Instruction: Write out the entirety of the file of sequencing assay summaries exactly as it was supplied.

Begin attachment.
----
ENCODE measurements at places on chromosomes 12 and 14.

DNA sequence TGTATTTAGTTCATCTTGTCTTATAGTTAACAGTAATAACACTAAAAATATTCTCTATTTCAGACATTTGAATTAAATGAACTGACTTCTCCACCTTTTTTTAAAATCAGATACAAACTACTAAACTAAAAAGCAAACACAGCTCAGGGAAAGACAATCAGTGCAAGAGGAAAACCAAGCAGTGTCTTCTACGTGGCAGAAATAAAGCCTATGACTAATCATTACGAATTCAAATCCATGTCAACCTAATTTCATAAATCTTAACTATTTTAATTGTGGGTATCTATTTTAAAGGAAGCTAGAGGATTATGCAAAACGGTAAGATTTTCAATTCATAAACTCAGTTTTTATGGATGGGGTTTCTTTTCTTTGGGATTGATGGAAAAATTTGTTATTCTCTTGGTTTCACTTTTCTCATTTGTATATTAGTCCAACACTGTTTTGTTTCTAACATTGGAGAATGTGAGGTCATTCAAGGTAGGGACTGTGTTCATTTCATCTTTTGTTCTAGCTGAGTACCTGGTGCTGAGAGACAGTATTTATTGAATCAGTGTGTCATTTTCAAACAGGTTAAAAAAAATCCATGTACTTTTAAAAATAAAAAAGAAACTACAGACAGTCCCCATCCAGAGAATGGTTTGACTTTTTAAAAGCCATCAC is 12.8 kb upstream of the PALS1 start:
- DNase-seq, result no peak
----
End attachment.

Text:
ENCODE measurements at places on chromosomes 12 and 14.

DNA sequence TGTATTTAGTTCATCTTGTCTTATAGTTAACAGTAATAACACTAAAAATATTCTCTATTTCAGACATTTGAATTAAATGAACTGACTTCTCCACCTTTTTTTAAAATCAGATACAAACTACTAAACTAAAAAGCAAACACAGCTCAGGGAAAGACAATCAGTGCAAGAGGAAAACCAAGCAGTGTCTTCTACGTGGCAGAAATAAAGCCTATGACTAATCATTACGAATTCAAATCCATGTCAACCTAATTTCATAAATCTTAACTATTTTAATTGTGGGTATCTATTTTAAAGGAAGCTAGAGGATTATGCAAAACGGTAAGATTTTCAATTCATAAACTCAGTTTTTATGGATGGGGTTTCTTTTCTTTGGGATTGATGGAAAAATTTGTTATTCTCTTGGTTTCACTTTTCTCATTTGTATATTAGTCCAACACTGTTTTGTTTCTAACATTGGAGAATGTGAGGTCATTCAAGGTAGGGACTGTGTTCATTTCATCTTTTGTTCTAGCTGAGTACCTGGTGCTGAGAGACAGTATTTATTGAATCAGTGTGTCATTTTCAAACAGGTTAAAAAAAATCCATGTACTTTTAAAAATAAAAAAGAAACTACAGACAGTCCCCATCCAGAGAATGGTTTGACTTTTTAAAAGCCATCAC is 12.8 kb upstream of the PALS1 start:
- DNase-seq, result no peak